'Bloody arrogant': Former All Blacks captain reveals ex-coach's brutal phone call
“You’re too fat, secondly you’re too slow, thirdly you’re bloody arrogant”, was former All Black coach Laurie Mains’ scathing review to one of the greats of the game.
It was 1992, a year after the All Blacks lost to the Wallabies in the semifinal of the World Cup.
Mains had succeeded Alex ‘Grizz’ Wyllie as head coach and didn’t mince his words when he called Fitzpatrick about what he thought of him.
“He said ‘do you want to be an All Black again?’ I said ‘Laurie, I’d love to be an All Black again’,” Fitzpatrick told Sky Sport’s The Pod which airs at 8pm on Thursdays.
“He said ‘well, you’re probably not going to be’ …. literally like that, as Laurie can, as Laurie would.
“He said, firstly you’re too fat, secondly you’re too slow, thirdly you’re bloody arrogant and, the thing that hurt me most of all, he said you’ve lost the respect of the All Blacks jersey.
“He said if you can show me you’ve changed in the next six weeks playing for Auckland I might give you a chance in the All Blacks trials.”
The message got through.
Fitzpatrick said the year before 1992 his life got cluttered and other things distracted him from footy, so he turned the page and got stuck into his craft.
“I got fitter, faster, stronger, totally focused and, unfortunately for Laurie, his man, Mike Brewer, got injured in the All Blacks trial,” he said.
“He was captain of the Probables and I was captain of the Possibles and Bruiser walked off the field saying, ‘Fitzy, my calf has blown, I’m gone’. I thought, ‘oh God, that means I could be captain’.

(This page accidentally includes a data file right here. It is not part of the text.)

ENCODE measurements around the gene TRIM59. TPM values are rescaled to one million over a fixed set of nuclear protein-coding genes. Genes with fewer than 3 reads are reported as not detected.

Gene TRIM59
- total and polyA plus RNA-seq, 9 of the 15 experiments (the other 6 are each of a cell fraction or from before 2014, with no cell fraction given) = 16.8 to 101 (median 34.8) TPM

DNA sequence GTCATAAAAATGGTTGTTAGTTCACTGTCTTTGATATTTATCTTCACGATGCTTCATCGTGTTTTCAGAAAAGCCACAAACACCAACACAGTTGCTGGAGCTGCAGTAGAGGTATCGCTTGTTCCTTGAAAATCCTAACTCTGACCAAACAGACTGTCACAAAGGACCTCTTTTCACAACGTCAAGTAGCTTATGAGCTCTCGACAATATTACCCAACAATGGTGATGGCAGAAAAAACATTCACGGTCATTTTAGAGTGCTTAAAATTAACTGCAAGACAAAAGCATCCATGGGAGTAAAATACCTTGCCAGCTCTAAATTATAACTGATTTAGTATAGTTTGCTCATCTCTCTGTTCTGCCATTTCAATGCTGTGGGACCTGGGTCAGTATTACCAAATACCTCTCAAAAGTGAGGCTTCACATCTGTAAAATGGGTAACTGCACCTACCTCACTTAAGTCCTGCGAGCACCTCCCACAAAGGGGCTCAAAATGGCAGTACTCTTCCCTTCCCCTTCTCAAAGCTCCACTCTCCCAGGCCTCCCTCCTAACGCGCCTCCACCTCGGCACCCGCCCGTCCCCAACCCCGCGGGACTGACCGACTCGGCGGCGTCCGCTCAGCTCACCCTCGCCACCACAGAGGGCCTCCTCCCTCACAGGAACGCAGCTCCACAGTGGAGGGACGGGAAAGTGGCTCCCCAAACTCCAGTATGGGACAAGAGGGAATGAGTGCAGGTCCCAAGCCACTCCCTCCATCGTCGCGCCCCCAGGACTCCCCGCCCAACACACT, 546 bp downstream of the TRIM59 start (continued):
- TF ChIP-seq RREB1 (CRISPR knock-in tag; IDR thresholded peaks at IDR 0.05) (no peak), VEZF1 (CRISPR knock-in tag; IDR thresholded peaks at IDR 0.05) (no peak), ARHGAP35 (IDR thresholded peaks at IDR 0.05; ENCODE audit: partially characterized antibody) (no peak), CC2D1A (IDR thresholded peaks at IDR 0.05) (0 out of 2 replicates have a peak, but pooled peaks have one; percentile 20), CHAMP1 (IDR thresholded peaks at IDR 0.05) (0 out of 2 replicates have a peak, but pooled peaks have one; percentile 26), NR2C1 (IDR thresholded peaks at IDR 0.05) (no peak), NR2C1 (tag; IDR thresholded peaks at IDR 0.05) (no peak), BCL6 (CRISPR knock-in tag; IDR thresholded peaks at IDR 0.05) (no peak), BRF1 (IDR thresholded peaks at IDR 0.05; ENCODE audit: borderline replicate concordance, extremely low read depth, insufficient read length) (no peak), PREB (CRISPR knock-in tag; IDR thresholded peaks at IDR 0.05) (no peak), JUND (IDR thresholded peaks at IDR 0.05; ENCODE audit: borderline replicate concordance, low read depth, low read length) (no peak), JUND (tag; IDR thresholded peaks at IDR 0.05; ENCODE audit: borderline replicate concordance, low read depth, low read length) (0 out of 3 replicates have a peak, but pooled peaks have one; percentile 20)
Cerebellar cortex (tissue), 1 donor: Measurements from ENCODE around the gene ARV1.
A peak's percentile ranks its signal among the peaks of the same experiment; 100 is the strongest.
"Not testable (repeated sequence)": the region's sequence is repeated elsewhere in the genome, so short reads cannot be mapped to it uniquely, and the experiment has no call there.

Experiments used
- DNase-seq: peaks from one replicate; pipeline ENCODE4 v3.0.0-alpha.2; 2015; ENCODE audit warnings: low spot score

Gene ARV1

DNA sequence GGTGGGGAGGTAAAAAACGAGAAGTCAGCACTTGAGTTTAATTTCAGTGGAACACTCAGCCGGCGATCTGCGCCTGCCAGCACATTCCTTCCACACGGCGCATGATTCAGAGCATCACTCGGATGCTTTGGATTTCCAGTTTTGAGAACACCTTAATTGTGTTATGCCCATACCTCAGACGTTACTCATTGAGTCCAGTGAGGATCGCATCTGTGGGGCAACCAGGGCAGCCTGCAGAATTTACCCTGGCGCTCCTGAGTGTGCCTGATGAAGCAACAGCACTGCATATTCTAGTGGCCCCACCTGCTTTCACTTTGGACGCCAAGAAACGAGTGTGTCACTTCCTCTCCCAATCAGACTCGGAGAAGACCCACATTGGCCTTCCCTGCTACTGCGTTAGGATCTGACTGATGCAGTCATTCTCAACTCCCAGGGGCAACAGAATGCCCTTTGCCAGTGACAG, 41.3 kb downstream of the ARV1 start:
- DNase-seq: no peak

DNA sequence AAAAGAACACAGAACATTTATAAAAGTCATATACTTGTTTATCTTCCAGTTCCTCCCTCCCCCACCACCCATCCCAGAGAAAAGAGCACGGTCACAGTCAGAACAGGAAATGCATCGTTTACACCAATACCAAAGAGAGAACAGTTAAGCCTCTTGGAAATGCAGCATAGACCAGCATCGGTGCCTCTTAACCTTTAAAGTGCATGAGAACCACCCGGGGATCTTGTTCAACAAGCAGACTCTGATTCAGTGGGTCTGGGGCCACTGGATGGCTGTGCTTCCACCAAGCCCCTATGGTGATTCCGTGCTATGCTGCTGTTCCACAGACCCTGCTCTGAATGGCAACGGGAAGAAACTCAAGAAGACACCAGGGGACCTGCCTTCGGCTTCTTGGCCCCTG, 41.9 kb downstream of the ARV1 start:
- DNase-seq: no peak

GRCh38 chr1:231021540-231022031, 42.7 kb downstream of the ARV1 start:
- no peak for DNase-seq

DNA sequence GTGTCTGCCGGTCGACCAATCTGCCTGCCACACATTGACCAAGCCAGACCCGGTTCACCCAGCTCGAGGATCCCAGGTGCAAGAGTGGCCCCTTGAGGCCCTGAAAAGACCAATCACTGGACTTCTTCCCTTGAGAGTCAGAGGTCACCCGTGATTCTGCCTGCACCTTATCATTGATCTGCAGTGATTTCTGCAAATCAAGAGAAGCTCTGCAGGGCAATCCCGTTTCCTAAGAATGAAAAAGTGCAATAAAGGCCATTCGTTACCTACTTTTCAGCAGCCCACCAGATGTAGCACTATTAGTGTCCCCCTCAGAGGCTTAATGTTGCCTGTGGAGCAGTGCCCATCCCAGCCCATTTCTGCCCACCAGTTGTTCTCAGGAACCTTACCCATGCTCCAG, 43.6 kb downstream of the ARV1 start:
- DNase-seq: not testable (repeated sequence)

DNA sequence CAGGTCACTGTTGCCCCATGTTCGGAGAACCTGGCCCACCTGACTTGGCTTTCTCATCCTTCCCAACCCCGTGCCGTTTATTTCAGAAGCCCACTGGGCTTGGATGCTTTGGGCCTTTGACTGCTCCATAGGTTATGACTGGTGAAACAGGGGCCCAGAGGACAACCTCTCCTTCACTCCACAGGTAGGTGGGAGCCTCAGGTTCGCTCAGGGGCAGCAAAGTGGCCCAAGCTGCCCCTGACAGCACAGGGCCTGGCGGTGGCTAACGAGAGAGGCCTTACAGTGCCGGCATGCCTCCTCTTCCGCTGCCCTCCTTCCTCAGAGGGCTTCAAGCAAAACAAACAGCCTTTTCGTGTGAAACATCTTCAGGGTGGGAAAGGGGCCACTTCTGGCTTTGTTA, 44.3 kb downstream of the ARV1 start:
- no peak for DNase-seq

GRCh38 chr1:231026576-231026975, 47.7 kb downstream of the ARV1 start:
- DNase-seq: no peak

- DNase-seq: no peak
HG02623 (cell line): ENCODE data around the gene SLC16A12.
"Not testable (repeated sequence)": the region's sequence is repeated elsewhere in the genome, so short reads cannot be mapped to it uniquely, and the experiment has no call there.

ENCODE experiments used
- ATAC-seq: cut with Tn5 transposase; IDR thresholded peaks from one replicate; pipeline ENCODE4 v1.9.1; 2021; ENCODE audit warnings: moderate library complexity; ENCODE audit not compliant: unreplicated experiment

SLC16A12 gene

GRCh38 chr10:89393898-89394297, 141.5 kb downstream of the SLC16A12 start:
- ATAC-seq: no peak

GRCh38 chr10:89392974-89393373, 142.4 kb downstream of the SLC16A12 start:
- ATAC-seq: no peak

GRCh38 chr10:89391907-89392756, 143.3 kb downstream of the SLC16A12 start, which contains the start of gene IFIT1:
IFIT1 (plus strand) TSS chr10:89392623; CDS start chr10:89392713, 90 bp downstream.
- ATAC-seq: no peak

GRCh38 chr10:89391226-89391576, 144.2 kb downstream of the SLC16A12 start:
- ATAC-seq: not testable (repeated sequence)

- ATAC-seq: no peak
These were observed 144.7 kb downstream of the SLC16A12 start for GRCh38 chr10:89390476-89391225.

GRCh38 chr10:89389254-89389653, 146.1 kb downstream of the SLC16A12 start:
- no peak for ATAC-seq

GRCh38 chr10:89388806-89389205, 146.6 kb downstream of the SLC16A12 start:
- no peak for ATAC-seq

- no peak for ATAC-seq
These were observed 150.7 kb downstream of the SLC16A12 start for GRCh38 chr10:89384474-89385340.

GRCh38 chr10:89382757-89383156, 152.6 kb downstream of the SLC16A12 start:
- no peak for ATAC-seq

“In those days they named the team straight after. It took them about two hours debating, and Ernie (selector Earle Kirton) told me after, ‘the only thing we were debating, Fitzy, was who was going to be captain, because Laurie did not want you’.”
And as the history shows, Fitzpatrick became the All Black captain in the 1992 season.
The hooker would go on to lead the national side in 51 tests, also mounting a then-record 92 cap career until his retirement in 1997.
Two years later, in Wellington, Fitzpatrick received an ear bite from Springboks prop Johan le Roux who received an 18-month ban for doing so.
Asked about the infamous act, Fitzpatrick told The Pod he shared a beer with le Roux, remembering something his father taught him.
“If it happens on the field, make sure it stays on the field, and make sure you have a beer with your opposite number”.
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